Using tutorial methods, Smedslund failed to train nonconservers to conserve weight.57 Hatano has pointed out that Smedslund’s equipment included a pan-balance and his procedures did not include any precaution to ensure that the young children in the experiment understood how it worked.58 In others of his set of experiments similar precautions were not taken to ensure that children understood what was happening-raising the dilemma between comprehension and logicality that Smedslund has so precisely pinpointed since (above, p. 462).59 By eliminating these confusions, and performing experiments demanding the same logical task from the subjects, Gelman succeeded in achieving impressive improvements in number and length conservation, as reported above.60 Hatano and Suga similarly substituted a somewhat different experimental setup that avoided the potential confusions inherent in Smedslund’s. They succeeded in training 60 percent of their subjects to successful number conservation, and there was successful generalization of the ability, and stability over time.61 Similarly, design flaws were identified in Wohlwill’s experiments that might well have been the cause of the subjects’ failure to learn to conserve. 62 Once such flaws were eliminated, similar procedures without the complicated apparatus have succeeded in training significant numbers of preconservers to conserve.63

In addition to these studies, there is now available massive evidence that “developmental concepts” can be taught. These studies would seem to show with overwhelming force that Piagetian claims are simply wrong, and that developmental stage as they characterize it does not constrain what can be understood by children. But of course no Piagetian accepts this. Much dispute has focused on what is commonly called the “criterion problem”: What criteria do experimental training results have to satisfy in order to count as “real learning,” as changes in cognitive structure? Each time Piagetians have spelled out criteria, some training studies have met them. However, this does not prove the inadequacy of Piaget’s theory to Piagetians; it proves only the inadequacy of the statement of criteria, or the simplistic way the (usually North American) experimenter has interpreted the criteria.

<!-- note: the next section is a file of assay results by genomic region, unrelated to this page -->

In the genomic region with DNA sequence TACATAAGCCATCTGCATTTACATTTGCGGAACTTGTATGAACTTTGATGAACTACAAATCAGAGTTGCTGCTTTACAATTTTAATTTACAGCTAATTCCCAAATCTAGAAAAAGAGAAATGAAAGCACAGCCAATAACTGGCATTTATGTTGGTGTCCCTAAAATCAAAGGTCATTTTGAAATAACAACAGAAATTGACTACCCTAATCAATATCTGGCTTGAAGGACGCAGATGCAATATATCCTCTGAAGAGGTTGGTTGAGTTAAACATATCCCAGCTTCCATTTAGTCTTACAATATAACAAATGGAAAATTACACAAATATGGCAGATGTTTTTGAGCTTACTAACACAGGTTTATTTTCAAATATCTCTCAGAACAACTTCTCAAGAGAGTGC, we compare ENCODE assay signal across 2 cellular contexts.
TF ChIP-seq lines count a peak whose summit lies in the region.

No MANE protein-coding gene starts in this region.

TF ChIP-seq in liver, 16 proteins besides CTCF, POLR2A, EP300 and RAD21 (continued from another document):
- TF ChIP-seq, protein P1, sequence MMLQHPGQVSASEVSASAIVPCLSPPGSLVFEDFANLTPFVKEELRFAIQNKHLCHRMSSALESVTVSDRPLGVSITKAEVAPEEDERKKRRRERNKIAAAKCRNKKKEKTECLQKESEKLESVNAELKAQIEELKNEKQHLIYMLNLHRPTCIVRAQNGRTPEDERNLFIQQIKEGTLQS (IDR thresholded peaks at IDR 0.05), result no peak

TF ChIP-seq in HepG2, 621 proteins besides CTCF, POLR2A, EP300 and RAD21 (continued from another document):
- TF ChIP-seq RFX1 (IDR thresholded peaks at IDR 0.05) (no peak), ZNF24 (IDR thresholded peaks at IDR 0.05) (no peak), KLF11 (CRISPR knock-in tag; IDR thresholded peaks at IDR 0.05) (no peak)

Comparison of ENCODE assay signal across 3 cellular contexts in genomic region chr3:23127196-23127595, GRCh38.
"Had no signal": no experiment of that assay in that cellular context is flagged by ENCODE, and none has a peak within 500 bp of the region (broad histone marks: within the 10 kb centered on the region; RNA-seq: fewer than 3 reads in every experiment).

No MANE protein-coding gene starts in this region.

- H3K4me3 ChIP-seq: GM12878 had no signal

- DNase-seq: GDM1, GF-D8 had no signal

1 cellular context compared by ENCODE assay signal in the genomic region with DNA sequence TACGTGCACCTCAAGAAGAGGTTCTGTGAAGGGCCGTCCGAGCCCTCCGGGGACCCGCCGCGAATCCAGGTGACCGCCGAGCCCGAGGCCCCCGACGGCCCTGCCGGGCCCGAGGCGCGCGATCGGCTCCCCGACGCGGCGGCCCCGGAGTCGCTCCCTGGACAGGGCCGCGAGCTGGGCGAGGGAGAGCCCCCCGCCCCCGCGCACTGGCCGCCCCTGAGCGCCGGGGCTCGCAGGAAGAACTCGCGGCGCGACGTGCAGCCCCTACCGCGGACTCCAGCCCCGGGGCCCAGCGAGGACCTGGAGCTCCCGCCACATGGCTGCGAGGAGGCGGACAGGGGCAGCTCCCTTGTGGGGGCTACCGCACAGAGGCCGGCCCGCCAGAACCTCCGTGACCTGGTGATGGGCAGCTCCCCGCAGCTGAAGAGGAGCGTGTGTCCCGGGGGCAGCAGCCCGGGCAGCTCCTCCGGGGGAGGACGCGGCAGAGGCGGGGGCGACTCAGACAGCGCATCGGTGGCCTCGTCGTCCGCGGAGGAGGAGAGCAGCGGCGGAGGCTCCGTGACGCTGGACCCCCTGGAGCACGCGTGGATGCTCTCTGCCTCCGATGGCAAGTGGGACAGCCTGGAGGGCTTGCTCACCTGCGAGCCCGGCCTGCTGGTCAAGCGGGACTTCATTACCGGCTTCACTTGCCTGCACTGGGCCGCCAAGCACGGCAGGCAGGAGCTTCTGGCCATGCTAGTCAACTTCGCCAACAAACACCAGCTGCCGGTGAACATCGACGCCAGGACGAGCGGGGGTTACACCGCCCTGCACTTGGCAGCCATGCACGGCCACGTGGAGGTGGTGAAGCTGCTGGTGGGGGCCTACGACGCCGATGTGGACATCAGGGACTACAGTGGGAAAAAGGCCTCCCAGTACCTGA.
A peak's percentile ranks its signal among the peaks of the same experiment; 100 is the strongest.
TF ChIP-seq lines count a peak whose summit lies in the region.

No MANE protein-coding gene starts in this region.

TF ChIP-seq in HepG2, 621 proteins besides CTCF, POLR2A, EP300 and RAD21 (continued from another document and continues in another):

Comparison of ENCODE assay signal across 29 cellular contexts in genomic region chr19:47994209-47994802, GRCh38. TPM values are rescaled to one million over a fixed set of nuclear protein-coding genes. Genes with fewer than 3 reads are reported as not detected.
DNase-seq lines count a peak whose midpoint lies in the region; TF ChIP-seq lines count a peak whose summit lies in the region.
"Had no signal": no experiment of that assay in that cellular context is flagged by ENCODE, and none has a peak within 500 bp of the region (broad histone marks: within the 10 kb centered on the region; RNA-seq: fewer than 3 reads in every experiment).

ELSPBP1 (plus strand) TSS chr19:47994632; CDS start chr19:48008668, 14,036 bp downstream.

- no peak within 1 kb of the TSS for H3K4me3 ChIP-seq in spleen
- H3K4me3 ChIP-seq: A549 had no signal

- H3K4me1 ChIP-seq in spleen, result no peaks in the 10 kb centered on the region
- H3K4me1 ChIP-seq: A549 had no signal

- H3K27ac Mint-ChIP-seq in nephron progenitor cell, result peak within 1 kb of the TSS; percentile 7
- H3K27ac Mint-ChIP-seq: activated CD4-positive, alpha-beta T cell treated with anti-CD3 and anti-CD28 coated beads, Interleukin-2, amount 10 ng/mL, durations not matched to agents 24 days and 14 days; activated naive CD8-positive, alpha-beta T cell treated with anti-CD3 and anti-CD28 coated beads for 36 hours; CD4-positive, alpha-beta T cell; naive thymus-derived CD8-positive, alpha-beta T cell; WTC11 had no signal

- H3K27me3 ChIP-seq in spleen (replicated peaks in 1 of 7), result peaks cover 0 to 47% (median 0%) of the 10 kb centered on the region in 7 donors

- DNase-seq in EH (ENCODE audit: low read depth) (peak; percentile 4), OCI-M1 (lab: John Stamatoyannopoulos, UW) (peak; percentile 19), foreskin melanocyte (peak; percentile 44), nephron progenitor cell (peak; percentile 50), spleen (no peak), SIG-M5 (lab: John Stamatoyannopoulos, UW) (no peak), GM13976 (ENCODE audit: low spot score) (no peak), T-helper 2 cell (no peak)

The American training studies that attempt to test Piaget’s theory focus on those parts of the theory that seem to yield clear empirical claims. We have already seen that either much of the theory is untestable or it is very difficult to interpret the results of such tests. Piagetians seem to so presuppose the general truth of the theory that they display some irritation at these American training experiments. Piaget saw them simply as part of what he called “the American question” of how fast one can “accelerate” the (natural) developmental process. To Piagetians, that learning is constrained by development seems almost a definitional matter; that is, learning effects are identified by their following the development of a particular cognitive structure. The idea of testing to see whether this is the case seems to strike them as bizarre, and as prima facie evidence that such experimenters cannot understand the theory. The nonpsychologist reading Piagetian and North American studies is struck (or at least this one is) by the lack of engagement of discussion. My view is hardly unbiased by this point, I suppose, but the main hindrance to such engagement seems to lie in the degree to which Piagetians look at the data through the theory rather than using the data to reflect back on the theory.